Thrust reversers have various types Blocker doors, C’Ducts and Integrated Cold Stream reversers. The clam shell type utilizes two doors at the rear of the engine, which come together and deflect the exhaust gas to flow in the opposing direction to the motion. This is a fairly simple method of thrust reversal and is common on JT8D engines used on Boeing 737 – 100, … 200’s. The C’Ducts are the modern type and these have several functions. The prime function is thrust reversal. There are two halves to this type and in thrust reversal there is a translating sleeve which deploys and moves backwards. This causes “Blocker doors” to come up onto the by-pass air and deflect cascade fairing, which direct the air forward to oppose the motion of the aircraft. The second function of this type is noise suppression and acoustics are an important consideration in these units. The other type works similar to the C duct but rather than being a two-half reverser, it is a full annular section. This is commonly used on the RB 211-524 G/H units. Again it uses a translating sleeve and blocker door system to deflect the air from the by-pass through the cascades to oppose the forward motion of the aircraft. The thrust reverser acts along with the brakes of the aircraft to reduce the speed of the aircraft during the touchdown segment of landing. They are particularly useful in situations where the brakes fail or there is a shortened runway.
Requirements and operating conditions
Blocker doors in thrust reversers are generally subjected to high load conditions: the pressure of the jet stream, the high temperature of exhaust gas and flaring of the jet engine, vibrations and shocks occurring at engine start up. Moreover, components should have the lowest possible weight and feature high strength characteristics; they shall also be reliable and capable of withstanding fatigue.
The function of blocker doors is as illustrated in figure below.
1. Blocker door
2. Shifting system for folding wing
3. (Jet) engine
4. Direction of movement of aircraft
5. Reversed jet stream
8. F – resultant force from the pressure exerted by the reversed jet stream
Blocker doors material
The selected material, carbon fiber reinforced epoxy resin, is suitable for this type of application. Composite blades for helicopter metal blades are now being replaced with blades made of composite materials – S glass fibers in an epoxy matrix. They have high stiffness, strength, resilience and temperature and fatigue resistance, high impact strength also. S-glass features higher fatigue life than E-glass. They are superior to “aramid” or carbon -reinforced composites. But glass or carbon fiber reinforced hybrid plastics are now being developed for high temperature applications with continuous use ranging up to about 300 C. These are used in DC-10 and also Boeings 727 & 777 (9% by total weight- vertical and horizontal tail). Reinforced plastics have reduced fuel consumption by about 2%. Substitution of Al in large commercial aircrafts with graphite-epoxy reinforced plastics could reduce both weight and production cost by 30% with improved fatigue and corrosion resistance. If we examine the diagrams of Tensile strength/% Reinforcement; Impact energy/% Reinforcement; Flexural modulus/% Reinforcement; Flexural strength/% Reinforcement for a carbon fiber-based and glass fiber-based (short and long) composite material, we can see that most carbon fiber (CFRP) characteristics are superior to those of glass-fiber composites with the exception of impact energy.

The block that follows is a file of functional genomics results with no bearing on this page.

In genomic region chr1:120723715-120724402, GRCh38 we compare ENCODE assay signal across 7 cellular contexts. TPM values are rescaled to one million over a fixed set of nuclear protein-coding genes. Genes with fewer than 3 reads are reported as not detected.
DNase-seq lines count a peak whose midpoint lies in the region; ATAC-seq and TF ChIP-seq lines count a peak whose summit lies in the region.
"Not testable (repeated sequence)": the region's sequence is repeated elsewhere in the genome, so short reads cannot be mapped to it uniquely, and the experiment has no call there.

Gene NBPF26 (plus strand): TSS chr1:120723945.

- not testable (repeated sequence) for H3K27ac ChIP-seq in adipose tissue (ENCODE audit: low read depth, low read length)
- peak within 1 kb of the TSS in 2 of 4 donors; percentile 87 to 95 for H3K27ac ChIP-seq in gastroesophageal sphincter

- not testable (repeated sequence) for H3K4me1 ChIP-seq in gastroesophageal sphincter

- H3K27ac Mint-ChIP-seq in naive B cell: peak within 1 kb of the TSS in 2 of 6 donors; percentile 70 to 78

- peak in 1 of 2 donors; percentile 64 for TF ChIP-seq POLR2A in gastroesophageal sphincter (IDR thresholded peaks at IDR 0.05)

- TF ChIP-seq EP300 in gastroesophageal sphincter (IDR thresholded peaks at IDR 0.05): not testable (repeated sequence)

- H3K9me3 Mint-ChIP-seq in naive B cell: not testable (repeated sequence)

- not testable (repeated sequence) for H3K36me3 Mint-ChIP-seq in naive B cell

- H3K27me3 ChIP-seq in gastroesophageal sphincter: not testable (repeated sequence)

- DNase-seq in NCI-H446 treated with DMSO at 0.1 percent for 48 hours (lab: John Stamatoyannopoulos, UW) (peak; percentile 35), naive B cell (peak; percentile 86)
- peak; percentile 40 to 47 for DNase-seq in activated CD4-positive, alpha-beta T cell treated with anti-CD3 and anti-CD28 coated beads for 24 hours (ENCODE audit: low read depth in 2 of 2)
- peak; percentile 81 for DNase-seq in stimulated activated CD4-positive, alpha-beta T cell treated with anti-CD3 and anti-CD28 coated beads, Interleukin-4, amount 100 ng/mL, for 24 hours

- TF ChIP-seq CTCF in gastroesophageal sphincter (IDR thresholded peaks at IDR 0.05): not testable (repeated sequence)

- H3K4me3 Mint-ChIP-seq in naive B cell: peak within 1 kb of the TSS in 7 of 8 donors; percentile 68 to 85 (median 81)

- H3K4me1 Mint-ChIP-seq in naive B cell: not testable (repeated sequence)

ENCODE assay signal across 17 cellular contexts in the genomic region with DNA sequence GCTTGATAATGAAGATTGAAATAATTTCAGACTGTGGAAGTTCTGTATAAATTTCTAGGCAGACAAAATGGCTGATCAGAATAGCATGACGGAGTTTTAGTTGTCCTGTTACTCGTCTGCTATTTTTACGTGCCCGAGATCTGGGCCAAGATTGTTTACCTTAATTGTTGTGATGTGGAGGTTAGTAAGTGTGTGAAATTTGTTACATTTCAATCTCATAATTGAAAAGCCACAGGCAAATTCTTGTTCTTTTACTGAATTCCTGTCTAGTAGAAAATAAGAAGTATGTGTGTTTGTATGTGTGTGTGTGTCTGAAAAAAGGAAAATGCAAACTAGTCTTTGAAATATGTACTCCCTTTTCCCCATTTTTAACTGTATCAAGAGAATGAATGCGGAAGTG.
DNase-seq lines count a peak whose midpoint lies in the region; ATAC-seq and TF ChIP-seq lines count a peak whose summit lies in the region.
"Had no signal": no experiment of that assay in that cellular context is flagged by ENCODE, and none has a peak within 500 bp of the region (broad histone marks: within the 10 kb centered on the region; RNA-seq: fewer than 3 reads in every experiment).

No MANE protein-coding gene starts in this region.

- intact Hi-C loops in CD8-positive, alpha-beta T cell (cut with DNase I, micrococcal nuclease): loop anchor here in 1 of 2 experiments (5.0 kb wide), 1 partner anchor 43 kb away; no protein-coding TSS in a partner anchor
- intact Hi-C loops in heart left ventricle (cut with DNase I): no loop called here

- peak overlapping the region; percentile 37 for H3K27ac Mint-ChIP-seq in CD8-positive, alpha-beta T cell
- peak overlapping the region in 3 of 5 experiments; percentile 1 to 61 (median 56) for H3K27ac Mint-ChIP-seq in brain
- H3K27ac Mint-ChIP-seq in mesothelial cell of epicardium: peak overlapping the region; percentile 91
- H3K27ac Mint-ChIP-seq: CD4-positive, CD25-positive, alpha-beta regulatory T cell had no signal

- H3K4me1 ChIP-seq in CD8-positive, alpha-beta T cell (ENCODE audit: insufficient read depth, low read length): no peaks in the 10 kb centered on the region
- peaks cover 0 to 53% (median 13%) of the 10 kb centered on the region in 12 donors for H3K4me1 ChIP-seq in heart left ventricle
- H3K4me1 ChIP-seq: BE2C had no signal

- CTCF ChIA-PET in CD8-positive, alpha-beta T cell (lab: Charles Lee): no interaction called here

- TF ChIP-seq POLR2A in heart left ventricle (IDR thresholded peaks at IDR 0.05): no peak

Design considerations and selection of the suitable method
We know that the RTM (Resin transfer moulding) method features the following characteristics: it is used to manufacture more complex parts than compression moulding and for higher production rates; some scrap is lost; medium tooling cost. In our particular case this method ensures best characteristics of manufactured components to meet the high operational requirements. Components shall be light in weight, they have coupling elements to connect to particular assembly units involved in the overall mechanism (the reverse thrust system) and ribs are required to be provided along with sudden transitions between thin and thick walls and supports. The RTM method ensures uniform strength for different loading directions which is due to the uniform mixing of reinforcement fibers in the overall mass of the matrix – in our case the epoxy resin. Additionally, the method ensures complete filling of the mould without porosity. Despite of the higher cost of the moulds, the RTM method is very suitable for this particular application.